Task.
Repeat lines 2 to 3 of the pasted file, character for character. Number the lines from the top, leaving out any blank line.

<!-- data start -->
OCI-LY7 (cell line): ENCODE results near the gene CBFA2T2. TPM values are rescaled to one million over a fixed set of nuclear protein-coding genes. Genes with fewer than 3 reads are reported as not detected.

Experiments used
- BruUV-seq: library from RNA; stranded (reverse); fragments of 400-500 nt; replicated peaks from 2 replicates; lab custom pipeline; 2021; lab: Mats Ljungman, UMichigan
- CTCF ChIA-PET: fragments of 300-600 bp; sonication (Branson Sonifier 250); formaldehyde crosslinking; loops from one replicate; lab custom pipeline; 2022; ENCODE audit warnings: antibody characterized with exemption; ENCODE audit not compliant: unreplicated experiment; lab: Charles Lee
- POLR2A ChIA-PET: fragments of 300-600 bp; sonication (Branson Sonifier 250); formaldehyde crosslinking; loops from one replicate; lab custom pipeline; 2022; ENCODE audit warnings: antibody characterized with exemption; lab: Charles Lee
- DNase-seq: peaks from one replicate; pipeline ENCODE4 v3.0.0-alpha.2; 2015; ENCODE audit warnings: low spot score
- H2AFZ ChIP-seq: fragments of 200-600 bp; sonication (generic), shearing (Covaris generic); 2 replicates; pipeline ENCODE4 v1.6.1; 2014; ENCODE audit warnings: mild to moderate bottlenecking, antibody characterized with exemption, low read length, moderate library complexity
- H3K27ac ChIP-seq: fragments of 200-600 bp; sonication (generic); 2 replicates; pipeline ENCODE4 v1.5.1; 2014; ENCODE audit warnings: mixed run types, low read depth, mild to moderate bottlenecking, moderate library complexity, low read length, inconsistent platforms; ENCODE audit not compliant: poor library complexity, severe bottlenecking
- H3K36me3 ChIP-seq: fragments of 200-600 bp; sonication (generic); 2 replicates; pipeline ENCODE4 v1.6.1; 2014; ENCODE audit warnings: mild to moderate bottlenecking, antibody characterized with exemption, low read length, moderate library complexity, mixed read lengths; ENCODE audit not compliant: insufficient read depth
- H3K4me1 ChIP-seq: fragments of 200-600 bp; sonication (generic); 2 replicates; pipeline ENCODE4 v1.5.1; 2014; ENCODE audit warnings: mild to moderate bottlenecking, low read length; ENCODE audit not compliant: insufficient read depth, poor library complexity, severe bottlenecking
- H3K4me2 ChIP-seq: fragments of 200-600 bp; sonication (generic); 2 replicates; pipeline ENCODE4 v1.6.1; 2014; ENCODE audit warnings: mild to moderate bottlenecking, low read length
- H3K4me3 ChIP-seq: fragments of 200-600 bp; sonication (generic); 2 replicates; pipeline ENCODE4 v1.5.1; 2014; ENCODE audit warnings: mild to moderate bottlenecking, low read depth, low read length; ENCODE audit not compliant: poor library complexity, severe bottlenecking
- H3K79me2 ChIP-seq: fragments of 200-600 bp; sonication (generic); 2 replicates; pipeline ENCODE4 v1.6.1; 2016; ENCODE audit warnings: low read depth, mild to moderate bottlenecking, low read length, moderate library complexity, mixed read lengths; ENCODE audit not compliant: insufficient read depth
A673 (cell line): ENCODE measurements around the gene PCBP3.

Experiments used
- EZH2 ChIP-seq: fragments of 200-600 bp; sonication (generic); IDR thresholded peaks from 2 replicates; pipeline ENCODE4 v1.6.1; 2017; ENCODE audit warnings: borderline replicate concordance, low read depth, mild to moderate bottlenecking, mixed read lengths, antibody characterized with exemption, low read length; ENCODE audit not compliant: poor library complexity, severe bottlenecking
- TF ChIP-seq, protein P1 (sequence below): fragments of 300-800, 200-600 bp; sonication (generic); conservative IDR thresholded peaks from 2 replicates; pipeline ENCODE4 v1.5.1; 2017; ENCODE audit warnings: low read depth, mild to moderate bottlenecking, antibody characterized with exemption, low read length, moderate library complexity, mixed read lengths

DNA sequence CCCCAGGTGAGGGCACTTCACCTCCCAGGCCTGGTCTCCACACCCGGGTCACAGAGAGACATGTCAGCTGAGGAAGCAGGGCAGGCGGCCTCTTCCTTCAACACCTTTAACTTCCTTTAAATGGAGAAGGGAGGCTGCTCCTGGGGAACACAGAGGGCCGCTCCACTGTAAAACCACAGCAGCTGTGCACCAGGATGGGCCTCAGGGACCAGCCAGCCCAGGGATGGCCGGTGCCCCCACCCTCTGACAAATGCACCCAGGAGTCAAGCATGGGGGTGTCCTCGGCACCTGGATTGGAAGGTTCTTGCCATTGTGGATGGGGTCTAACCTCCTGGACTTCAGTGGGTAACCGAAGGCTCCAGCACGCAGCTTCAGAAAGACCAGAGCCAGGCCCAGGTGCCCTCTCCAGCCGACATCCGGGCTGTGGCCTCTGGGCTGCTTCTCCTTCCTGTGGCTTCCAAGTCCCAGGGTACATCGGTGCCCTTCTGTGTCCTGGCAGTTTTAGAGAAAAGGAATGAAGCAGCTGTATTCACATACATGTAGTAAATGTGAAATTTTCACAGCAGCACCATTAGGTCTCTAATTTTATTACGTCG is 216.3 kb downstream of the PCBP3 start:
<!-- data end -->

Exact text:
Experiments used
- BruUV-seq: library from RNA; stranded (reverse); fragments of 400-500 nt; replicated peaks from 2 replicates; lab custom pipeline; 2021; lab: Mats Ljungman, UMichigan